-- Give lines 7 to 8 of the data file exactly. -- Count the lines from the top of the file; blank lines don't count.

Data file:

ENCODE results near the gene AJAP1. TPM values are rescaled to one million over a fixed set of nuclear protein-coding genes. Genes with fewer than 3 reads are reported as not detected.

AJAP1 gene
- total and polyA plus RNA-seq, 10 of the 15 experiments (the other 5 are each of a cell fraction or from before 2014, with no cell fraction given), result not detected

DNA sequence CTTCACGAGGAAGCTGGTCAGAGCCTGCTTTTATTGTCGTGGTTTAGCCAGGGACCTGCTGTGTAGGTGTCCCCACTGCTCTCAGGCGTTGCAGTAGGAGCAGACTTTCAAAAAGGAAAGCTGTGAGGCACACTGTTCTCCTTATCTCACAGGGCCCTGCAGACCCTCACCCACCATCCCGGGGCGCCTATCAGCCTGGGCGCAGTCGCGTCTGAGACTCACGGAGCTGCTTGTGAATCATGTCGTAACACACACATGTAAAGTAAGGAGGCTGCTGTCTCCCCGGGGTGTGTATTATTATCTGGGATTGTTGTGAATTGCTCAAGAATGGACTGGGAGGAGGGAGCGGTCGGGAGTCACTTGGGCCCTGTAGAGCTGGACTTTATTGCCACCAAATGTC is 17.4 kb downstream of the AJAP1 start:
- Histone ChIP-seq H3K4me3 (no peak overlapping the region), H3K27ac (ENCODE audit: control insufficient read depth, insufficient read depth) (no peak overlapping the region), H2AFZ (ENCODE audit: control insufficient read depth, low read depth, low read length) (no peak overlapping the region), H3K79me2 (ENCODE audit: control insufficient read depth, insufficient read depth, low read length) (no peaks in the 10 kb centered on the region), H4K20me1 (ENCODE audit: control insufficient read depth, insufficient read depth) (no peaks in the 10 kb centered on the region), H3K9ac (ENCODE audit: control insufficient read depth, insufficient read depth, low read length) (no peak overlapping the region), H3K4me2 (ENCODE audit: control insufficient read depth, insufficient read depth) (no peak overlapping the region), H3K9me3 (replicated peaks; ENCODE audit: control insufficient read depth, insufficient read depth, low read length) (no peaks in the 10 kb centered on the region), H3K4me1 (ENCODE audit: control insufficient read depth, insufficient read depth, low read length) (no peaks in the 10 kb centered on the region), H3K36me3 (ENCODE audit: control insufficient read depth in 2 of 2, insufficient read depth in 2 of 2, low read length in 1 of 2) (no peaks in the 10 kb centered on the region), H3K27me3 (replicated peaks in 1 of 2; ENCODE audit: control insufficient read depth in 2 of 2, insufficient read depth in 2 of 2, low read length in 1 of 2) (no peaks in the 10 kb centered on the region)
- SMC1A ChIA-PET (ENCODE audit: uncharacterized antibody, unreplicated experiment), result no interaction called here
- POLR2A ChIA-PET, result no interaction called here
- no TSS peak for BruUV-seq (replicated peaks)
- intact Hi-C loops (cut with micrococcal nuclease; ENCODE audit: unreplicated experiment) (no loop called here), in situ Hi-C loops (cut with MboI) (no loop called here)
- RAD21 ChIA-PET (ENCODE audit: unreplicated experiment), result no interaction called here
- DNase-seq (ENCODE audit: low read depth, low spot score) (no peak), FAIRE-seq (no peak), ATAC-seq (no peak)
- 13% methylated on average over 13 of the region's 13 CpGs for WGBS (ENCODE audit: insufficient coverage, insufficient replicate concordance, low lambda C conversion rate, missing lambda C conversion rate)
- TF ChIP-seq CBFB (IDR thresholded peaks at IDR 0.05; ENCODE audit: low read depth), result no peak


- POLR2A ChIA-PET, result no interaction called here
- no TSS peak for BruUV-seq (replicated peaks)